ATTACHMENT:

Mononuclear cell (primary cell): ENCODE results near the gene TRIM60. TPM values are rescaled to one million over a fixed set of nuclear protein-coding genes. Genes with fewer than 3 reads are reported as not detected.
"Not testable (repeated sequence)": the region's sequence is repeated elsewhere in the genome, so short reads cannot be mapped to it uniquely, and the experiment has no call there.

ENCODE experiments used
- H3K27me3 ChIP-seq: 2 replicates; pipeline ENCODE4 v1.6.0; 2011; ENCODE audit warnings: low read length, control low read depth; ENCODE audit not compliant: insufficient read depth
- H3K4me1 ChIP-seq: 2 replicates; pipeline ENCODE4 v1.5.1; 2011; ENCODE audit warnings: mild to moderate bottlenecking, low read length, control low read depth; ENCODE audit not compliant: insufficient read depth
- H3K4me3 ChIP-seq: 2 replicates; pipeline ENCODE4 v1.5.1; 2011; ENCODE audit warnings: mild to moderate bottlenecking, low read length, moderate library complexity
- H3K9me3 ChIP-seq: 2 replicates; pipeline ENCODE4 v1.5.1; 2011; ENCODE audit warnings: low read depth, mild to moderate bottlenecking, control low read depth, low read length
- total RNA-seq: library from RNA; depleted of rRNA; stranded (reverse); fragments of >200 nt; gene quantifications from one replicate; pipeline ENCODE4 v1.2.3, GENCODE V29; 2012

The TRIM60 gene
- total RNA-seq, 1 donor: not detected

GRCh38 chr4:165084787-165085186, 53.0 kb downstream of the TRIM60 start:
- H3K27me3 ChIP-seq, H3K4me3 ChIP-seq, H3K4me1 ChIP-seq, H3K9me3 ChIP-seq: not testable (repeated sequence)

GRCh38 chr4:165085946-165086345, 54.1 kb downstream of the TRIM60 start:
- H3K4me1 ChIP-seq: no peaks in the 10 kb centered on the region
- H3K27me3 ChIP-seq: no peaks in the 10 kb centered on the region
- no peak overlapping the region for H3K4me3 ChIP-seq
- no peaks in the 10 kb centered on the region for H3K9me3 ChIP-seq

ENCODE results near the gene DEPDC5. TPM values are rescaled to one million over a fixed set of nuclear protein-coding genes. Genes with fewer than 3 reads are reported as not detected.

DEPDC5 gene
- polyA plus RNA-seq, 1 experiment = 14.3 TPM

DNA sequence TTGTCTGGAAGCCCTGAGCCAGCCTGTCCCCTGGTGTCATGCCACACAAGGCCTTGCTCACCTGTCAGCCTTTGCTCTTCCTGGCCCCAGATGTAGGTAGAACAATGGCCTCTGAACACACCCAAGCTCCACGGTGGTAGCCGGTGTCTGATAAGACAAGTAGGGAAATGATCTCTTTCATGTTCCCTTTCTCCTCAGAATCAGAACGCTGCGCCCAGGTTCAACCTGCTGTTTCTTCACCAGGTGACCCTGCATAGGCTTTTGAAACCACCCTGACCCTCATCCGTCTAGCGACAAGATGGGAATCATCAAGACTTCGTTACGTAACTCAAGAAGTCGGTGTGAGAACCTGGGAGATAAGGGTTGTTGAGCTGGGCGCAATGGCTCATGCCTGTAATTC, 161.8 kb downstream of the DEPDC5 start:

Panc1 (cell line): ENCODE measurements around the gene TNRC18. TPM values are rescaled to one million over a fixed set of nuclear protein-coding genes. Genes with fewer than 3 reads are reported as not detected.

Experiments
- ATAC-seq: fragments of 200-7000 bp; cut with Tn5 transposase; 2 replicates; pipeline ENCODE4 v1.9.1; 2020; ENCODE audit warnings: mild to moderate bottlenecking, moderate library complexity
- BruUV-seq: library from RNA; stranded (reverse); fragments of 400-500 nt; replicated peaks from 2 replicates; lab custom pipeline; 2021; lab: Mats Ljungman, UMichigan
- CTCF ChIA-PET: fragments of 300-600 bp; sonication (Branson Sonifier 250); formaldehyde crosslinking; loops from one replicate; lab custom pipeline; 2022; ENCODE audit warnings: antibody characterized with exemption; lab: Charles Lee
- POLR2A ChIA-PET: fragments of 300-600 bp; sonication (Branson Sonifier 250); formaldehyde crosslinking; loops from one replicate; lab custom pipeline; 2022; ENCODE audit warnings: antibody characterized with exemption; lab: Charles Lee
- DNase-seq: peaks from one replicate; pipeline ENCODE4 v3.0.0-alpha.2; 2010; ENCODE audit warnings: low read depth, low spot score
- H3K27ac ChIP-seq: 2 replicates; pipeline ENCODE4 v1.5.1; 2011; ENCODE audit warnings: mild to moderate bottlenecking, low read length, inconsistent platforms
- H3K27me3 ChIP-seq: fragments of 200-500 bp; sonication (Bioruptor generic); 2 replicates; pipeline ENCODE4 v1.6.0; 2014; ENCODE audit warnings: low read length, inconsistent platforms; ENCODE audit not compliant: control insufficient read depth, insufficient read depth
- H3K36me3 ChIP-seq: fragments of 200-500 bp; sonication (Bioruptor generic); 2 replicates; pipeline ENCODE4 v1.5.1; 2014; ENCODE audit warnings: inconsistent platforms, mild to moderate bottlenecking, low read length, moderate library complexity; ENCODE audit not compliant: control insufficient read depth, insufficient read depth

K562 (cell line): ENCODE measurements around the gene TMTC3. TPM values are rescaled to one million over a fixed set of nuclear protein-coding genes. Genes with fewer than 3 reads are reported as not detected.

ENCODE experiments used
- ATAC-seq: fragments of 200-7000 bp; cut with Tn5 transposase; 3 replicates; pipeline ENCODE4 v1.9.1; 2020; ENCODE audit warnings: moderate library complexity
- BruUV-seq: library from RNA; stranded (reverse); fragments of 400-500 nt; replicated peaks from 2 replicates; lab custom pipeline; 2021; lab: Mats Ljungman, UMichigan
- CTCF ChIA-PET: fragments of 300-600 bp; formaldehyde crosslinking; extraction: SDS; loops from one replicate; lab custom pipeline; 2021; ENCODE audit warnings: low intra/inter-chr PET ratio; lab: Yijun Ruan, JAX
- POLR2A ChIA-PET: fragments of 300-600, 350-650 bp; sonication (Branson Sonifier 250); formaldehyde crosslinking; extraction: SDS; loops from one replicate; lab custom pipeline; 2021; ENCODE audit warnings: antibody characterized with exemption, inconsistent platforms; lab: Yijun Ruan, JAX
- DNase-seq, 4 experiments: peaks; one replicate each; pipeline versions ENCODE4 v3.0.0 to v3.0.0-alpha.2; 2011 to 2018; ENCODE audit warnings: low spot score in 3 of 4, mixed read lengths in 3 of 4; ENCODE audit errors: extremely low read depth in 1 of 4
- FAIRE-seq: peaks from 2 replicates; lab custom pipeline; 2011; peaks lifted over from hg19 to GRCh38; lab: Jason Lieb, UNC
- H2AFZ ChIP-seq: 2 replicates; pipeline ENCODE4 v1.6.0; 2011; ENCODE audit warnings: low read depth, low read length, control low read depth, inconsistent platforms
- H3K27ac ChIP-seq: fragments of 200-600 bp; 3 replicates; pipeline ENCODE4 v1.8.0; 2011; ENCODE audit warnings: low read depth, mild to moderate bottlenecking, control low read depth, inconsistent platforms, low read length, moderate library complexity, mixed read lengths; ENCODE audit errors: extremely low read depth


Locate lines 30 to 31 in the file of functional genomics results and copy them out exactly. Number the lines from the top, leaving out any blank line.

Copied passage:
- H3K27me3 ChIP-seq: fragments of 200-500 bp; sonication (Bioruptor generic); 2 replicates; pipeline ENCODE4 v1.6.0; 2014; ENCODE audit warnings: low read length, inconsistent platforms; ENCODE audit not compliant: control insufficient read depth, insufficient read depth
- H3K36me3 ChIP-seq: fragments of 200-500 bp; sonication (Bioruptor generic); 2 replicates; pipeline ENCODE4 v1.5.1; 2014; ENCODE audit warnings: inconsistent platforms, mild to moderate bottlenecking, low read length, moderate library complexity; ENCODE audit not compliant: control insufficient read depth, insufficient read depth